A flexible sigmoidoscopy is a procedure that involves the use of a long thin (thickness of your index finger) flexible tube with a small camera at the end (endoscope) to look at the inside of your large bowel. It is similar to a colonoscopy with the exception that the camera only reaches the left side of your bowel. Flexible sigmoidoscopy is used to investigate symptoms such as fresh bleeding from the back passage, symptoms around the lower part of the bowel and rectum and left sided abdominal pain. It is also used to monitor conditions such as colitis or pouchitis (inflammation of the bowel), to investigate abnormalities seen on x-rays/CT/MRI or to check the side of a previous bowel procedure or polypectomy on the left side of the bowel.
Benefits of flexible sigmoidoscopy
The benefit of flexible sigmoidoscopy is that biopsies (small pieces of tissue) can be taken if any problem is found. In addition, any polyps found can be removed during the procedure while the general condition of the lining of the bowel can be directly assessed.
Before the procedure
Prior to the procedure if you are taking any iron tablets you will need to stop them. Similarly if you are on any blood thinning medication such as warfarin or clopidogrel let your doctor know at least 7 days prior to the procedure. It is also important to let your doctor know if you have any significant health problems, have a pacemaker or any medication allergies. You will be given information on following a special diet and when to use some strong laxatives to empty your bowel 24 hours prior to your procedure. These may make you feel slightly sick but they are needed in order to ensure that the bowel is clean and your doctor can have good views of your bowel lining. Sometimes an enema administered on the day before the procedure may be enough and your doctor will inform you in relation to this.
Flexible sigmoidoscopy is usually a procedure that does not require any painkillers or sedatives but some people may use a mixture of oxygen and a gas called nitrous oxide (Entonox). If you would like to have sedation please discuss this with your doctor. If that is the case a small tube (cannula) will be placed in one of your veins in order to give you some painkillers and a sedative to make you more relaxed and the procedure more comfortable. Lying on your side, the endoscope is passed through the back passage around the bowel after it is inflated with some gas which may give you a bloating sensation. On occasions your body position may be changed in order to negotiate the various angles of your bowel with the scope. Photographs of the bowel will be taken as well as any required biopsies while any polyps will be removed.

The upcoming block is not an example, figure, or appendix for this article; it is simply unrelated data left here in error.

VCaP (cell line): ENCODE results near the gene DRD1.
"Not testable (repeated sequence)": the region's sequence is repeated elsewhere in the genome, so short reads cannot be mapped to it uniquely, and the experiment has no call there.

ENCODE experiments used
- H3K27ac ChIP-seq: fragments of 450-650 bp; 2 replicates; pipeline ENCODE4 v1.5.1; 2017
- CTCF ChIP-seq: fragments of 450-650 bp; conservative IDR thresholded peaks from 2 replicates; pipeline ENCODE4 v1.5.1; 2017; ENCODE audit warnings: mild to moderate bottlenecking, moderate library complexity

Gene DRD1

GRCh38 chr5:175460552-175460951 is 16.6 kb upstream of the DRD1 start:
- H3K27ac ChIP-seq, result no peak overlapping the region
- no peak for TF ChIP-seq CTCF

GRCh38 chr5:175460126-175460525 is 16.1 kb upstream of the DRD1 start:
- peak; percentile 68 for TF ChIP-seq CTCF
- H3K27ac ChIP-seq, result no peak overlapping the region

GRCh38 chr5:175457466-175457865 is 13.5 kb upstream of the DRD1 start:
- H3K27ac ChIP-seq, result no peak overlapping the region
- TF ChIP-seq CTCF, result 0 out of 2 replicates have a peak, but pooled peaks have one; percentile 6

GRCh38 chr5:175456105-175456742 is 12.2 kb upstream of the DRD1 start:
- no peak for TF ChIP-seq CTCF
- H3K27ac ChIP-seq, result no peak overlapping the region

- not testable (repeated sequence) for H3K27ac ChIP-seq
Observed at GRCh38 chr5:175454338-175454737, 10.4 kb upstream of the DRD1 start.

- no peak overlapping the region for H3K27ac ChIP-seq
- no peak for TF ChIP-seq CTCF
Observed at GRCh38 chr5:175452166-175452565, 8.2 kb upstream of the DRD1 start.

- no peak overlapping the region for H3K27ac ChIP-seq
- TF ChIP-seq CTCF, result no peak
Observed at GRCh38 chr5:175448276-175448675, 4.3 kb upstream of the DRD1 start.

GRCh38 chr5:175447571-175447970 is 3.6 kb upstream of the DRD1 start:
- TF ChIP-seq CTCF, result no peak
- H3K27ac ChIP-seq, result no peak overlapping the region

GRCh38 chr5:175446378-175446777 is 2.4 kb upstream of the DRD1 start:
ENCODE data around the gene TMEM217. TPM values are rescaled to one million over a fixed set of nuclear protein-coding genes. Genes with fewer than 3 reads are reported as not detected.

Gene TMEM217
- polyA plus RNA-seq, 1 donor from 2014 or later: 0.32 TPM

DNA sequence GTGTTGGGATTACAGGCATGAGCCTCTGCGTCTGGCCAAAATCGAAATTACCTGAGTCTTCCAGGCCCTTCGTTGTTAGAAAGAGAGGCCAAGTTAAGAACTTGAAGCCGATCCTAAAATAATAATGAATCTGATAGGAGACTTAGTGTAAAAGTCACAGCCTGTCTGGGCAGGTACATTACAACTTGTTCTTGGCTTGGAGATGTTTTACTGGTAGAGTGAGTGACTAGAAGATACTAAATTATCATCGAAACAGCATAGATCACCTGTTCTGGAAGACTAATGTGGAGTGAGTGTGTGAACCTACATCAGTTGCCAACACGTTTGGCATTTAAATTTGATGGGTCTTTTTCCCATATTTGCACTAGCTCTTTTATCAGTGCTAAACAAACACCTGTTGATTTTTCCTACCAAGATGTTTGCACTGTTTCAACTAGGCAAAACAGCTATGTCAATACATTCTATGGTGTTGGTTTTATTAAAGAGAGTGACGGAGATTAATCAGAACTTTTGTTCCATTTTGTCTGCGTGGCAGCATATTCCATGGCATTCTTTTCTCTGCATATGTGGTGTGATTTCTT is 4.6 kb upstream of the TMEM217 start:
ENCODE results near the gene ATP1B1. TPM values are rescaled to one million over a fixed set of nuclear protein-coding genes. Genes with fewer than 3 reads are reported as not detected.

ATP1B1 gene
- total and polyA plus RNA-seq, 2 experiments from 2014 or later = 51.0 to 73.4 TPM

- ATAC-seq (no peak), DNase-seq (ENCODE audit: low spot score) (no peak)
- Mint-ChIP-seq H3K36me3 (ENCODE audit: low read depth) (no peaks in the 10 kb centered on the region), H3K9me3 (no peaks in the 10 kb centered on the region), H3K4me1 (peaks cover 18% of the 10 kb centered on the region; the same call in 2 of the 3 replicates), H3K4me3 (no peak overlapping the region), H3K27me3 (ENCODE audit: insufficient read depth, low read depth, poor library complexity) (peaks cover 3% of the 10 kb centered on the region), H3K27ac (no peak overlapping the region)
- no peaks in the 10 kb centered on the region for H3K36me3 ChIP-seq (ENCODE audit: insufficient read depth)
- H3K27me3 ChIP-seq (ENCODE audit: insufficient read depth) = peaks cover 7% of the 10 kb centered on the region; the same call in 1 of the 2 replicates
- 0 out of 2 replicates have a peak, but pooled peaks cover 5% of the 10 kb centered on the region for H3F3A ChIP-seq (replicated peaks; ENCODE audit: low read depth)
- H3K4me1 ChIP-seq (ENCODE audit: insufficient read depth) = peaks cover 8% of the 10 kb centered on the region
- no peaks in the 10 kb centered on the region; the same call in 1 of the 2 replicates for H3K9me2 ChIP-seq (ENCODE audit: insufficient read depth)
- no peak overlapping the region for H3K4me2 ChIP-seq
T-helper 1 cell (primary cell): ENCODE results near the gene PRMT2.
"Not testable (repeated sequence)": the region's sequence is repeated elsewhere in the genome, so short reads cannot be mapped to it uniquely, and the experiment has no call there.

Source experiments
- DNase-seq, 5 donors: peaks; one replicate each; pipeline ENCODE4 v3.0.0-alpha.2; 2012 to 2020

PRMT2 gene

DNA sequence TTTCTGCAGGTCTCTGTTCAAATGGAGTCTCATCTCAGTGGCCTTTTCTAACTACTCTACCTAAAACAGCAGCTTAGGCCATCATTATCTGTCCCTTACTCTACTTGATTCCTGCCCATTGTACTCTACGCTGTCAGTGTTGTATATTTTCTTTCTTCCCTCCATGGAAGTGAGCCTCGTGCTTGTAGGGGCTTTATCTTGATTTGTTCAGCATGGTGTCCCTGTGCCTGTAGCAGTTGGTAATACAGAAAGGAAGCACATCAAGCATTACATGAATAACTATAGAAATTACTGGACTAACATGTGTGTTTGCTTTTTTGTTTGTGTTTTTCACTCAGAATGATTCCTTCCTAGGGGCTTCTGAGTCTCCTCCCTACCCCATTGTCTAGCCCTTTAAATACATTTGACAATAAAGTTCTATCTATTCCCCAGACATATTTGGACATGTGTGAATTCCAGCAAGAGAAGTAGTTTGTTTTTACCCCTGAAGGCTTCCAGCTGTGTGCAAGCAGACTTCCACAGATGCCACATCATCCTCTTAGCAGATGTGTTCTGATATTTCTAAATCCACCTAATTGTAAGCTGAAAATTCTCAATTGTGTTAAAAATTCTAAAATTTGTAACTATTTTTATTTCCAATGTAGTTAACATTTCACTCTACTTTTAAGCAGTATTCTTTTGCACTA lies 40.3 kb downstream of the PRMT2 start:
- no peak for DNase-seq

If any polyps are found, you will need to undergo a full colonoscopy because there is a significant chance that there may be additional polyps in the remaining large bowel. If your bowel is clean from the strong laxatives you have taken you will usually be given the option to convert the flexible sigmoidoscopy into a full colonoscopy on the day in order to avoid the need to return on a second occasion. The flexible sigmoidoscopy procedure usually lasts 15 to 30min, sometimes longer depending on any treatments required.
After the procedure you will be taken to the recovery room. You will be given something to eat and drink prior to being discharged home. You may feel bloated for a few hours. Your doctor will inform you of any follow-up arrangements in anticipation of any results from biopsies. You should be able to return back to normal activities straight away. If you elect to have some sedation you will not be able to drive for 24 hours, you need to avoid alcohol and signing any important legal documents and need to ensure that a responsible person will be with you for at least 12 hours.
Risks of the procedure
Flexible sigmoidoscopy is generally a very safe procedure. Complications occur rarely and include the risk of bleeding (less than 1 in 1000 if no polyp is removed, 1 in 50 if a polyp is removed), perforation or tear through the bowel wall that may require surgery (less than 1 in 2500 if no polyp is removed, 1 in 500 if a polyp is removed), rare medication allergies and risk of heart attack or breathing difficulties. In less than 1 in 20 procedures the procedure may not be completed due to technical difficulties, blockage of your bowel or discomfort. Alternative investigations will then be discussed with you and arranged accordingly.
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The information relating to general and colorectal disorders and their treatments given on this website is not complete and is not intended as a substitute for a consultation with your doctor. Always seek medical advice from your doctor before making a decision about any of the conditions and/or treatments mentioned on this website.
© Dr Georgios Markides
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Dr. Georgios Markides,
Consultant General & Colorectal Surgeon
Aretaeio Hospital, 55-57 Andreas Avraamides Str., 2024 Strovolos, Nicosia, Cyprus